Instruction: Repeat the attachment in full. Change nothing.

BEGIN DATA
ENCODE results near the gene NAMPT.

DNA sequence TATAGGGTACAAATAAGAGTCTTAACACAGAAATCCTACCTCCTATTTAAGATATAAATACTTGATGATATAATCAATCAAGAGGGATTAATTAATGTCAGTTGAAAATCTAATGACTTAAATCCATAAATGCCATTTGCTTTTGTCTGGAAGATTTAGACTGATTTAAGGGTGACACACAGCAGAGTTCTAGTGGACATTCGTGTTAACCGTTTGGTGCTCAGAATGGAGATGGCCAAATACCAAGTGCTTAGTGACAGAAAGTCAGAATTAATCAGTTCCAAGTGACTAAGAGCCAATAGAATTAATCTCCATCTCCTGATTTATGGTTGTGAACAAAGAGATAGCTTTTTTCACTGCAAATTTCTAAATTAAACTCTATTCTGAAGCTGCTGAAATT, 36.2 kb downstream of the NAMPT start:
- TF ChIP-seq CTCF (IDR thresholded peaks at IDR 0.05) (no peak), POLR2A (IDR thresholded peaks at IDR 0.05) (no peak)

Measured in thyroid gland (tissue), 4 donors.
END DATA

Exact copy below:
ENCODE results near the gene NAMPT.

DNA sequence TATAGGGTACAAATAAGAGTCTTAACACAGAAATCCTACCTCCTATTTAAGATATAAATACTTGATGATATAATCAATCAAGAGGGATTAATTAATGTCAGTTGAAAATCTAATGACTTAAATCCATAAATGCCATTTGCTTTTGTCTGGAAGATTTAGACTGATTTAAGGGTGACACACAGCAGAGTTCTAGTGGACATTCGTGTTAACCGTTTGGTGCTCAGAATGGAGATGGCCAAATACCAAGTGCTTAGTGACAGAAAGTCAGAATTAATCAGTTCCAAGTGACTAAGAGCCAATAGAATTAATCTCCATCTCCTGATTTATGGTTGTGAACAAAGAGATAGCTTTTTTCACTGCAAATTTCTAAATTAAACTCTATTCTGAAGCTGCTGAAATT, 36.2 kb downstream of the NAMPT start:
- TF ChIP-seq CTCF (IDR thresholded peaks at IDR 0.05) (no peak), POLR2A (IDR thresholded peaks at IDR 0.05) (no peak)

Measured in thyroid gland (tissue), 4 donors.